Jieshi Diao Youlan

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First section of Youlan, showing the name of the piece: 《碣石調幽蘭第五》 "Jieshi Diao Youlan No.5", the preface describing the piece's origins, and the tablature in longhand form.

Jieshi Diao Youlan (Chinese: 碣石調幽蘭; literally: "Solitary Orchid in the Stone Tablet Mode") or just "Solitary Orchid" ("Secluded Orchid" or "Elegant Orchid" in some translations) is the name of a piece of Chinese music or melody for the guqin which was composed during the 6th or 7th century, with the earliest preserved text dating from the 7th century,[1] and is possibly the oldest surviving piece of written music in the Far East.

History[edit]

The manuscript was written during the early Tang Dynasty during the 7th century,[2] and it is now found in Kyoto, Japan. It is believed to be a copy of an earlier manuscript and contains a lot of written 'corrections', mistakes and vagueness. Because it is damaged in some places, there has been much study into how it is played.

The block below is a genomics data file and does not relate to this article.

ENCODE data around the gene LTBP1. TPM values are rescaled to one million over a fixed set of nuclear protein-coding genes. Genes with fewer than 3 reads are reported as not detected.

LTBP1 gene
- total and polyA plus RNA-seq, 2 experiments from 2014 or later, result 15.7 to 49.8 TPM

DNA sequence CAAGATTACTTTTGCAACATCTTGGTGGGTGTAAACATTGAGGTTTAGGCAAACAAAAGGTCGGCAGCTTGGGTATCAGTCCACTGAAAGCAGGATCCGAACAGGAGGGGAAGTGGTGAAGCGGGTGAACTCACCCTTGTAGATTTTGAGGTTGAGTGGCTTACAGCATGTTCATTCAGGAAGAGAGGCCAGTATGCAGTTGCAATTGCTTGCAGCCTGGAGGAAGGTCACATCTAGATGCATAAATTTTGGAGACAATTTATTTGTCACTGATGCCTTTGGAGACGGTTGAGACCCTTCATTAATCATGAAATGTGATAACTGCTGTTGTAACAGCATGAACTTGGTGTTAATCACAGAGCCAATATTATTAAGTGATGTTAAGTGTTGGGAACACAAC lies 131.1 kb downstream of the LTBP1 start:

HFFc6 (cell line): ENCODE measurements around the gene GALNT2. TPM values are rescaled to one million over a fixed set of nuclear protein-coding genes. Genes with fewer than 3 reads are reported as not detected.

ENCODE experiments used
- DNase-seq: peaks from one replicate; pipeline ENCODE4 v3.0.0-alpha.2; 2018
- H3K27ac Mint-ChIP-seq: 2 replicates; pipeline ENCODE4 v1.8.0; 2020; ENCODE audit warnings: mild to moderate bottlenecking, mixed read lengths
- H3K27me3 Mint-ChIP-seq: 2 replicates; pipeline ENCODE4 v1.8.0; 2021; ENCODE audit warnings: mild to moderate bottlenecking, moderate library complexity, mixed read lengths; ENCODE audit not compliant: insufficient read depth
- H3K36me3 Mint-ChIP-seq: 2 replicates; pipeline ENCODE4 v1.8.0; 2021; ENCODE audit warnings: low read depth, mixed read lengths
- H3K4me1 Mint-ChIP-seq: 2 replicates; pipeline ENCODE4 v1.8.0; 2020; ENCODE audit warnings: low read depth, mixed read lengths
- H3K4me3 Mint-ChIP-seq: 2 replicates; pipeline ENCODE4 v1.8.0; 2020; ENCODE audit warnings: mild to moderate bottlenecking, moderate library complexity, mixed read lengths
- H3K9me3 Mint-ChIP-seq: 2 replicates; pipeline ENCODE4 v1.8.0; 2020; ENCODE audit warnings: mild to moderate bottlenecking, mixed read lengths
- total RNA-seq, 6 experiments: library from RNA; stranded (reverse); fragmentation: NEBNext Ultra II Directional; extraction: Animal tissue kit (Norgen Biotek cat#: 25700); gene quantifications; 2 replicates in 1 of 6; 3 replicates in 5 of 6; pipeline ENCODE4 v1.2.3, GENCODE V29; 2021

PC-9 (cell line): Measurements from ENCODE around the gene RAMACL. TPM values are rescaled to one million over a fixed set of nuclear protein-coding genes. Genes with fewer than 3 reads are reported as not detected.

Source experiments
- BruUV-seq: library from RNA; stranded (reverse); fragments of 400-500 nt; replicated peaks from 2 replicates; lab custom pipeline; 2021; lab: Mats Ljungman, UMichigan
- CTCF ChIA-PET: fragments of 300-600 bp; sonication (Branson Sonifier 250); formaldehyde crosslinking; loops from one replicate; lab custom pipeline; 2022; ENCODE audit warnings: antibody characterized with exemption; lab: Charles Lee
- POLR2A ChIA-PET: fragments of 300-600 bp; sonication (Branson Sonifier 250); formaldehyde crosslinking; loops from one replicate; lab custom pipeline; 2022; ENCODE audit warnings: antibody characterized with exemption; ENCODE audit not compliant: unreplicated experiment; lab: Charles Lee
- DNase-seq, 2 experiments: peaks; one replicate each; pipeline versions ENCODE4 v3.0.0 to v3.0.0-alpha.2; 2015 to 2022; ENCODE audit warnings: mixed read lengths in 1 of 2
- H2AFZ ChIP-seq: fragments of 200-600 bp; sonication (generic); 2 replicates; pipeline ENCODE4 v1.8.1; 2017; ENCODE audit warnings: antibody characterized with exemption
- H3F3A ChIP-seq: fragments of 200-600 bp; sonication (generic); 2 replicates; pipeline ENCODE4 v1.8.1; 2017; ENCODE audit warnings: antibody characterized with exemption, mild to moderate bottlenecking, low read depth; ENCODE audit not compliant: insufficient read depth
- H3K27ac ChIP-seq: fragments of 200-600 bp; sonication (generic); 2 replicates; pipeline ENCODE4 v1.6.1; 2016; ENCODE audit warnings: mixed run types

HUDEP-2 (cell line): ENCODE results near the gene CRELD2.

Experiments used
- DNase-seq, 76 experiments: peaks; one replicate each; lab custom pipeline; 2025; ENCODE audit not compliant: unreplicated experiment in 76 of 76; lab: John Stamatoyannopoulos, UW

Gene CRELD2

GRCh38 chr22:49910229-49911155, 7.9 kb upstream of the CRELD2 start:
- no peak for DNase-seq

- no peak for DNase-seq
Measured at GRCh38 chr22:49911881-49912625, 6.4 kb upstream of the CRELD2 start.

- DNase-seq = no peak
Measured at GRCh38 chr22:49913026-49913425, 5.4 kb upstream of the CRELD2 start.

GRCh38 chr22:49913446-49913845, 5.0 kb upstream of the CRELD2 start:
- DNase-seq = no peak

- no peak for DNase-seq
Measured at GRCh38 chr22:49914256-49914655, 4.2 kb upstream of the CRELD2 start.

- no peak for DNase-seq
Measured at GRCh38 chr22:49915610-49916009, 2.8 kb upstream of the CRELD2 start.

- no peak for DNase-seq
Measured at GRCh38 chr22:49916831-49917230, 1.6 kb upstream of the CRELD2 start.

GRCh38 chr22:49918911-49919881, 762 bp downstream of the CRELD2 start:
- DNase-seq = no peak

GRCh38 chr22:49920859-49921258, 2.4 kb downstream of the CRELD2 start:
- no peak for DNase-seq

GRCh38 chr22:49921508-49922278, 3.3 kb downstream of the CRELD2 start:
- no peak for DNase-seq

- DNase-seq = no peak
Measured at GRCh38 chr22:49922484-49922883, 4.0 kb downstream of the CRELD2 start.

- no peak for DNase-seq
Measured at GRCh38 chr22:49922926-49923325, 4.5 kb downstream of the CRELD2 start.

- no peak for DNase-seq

Notation[edit]

The manuscript of Youlan is written in a special old form of guqin notation, known as wenzi pu (lit. "written character notation").

Tonality[edit]

The melody is noted for its use of microtones, especially at the cadences at the end of each of its four sections when three tones between ti and do (and in the case of the third section, the halfway tone between ti and do is further divided) are used. This creates a mysterious effect that sounds modern to new listeners.

References[edit]

Please see: References section in the guqin article for a full list of references used in all qin related articles.

Notes[edit]

  1. ^ Jieshi Diao Youlan
  2. ^ Stephen Addiss, Kenneth J. DeWoskin, and Mitchell Clark (1999). The resonance of the qin in East Asian art. China Institute Gallery. p. 53.